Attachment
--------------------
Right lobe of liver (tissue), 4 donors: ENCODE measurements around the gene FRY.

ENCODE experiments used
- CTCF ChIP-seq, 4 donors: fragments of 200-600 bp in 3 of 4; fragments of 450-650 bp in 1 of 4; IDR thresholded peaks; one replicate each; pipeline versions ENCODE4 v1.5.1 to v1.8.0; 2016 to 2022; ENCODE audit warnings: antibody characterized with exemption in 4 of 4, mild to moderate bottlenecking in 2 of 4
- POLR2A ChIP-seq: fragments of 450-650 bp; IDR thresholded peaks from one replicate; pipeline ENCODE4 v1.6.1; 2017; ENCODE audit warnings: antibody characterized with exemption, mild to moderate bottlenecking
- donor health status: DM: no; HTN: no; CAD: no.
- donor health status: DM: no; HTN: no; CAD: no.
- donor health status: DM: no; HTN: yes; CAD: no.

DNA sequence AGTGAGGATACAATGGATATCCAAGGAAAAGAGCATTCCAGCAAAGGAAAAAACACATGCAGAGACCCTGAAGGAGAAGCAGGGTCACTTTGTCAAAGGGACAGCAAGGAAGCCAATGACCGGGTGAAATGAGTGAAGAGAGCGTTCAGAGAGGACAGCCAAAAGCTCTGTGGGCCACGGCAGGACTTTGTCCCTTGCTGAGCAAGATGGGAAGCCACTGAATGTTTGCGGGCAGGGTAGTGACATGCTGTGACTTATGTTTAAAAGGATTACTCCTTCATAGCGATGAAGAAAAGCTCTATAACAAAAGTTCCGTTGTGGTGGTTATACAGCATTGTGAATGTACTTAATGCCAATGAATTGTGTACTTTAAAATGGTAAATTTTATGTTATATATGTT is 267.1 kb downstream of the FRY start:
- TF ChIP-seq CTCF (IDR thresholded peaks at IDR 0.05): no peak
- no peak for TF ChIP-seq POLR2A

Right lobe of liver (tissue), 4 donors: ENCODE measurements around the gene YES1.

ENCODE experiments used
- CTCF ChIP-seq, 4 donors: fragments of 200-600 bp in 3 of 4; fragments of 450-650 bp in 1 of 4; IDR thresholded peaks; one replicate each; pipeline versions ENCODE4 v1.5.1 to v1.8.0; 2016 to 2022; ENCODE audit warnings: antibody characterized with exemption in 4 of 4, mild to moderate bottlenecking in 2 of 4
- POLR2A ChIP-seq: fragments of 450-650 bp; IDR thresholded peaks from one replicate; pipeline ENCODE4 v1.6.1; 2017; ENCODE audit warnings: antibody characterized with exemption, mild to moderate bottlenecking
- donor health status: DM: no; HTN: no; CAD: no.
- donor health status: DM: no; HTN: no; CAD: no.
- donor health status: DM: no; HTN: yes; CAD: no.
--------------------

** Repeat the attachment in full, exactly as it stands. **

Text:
Right lobe of liver (tissue), 4 donors: ENCODE measurements around the gene FRY.

ENCODE experiments used
- CTCF ChIP-seq, 4 donors: fragments of 200-600 bp in 3 of 4; fragments of 450-650 bp in 1 of 4; IDR thresholded peaks; one replicate each; pipeline versions ENCODE4 v1.5.1 to v1.8.0; 2016 to 2022; ENCODE audit warnings: antibody characterized with exemption in 4 of 4, mild to moderate bottlenecking in 2 of 4
- POLR2A ChIP-seq: fragments of 450-650 bp; IDR thresholded peaks from one replicate; pipeline ENCODE4 v1.6.1; 2017; ENCODE audit warnings: antibody characterized with exemption, mild to moderate bottlenecking
- donor health status: DM: no; HTN: no; CAD: no.
- donor health status: DM: no; HTN: no; CAD: no.
- donor health status: DM: no; HTN: yes; CAD: no.

DNA sequence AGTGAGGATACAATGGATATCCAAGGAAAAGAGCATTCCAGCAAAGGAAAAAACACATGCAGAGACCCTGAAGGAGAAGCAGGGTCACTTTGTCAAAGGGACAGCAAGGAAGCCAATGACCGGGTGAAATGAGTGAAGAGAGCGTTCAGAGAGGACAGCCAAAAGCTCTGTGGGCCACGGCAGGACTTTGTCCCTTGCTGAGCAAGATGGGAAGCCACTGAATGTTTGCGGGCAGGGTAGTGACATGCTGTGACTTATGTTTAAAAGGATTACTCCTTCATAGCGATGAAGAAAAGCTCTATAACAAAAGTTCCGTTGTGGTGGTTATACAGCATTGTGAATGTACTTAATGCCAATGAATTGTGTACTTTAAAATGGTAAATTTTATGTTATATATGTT is 267.1 kb downstream of the FRY start:
- TF ChIP-seq CTCF (IDR thresholded peaks at IDR 0.05): no peak
- no peak for TF ChIP-seq POLR2A

Right lobe of liver (tissue), 4 donors: ENCODE measurements around the gene YES1.

ENCODE experiments used
- CTCF ChIP-seq, 4 donors: fragments of 200-600 bp in 3 of 4; fragments of 450-650 bp in 1 of 4; IDR thresholded peaks; one replicate each; pipeline versions ENCODE4 v1.5.1 to v1.8.0; 2016 to 2022; ENCODE audit warnings: antibody characterized with exemption in 4 of 4, mild to moderate bottlenecking in 2 of 4
- POLR2A ChIP-seq: fragments of 450-650 bp; IDR thresholded peaks from one replicate; pipeline ENCODE4 v1.6.1; 2017; ENCODE audit warnings: antibody characterized with exemption, mild to moderate bottlenecking
- donor health status: DM: no; HTN: no; CAD: no.
- donor health status: DM: no; HTN: no; CAD: no.
- donor health status: DM: no; HTN: yes; CAD: no.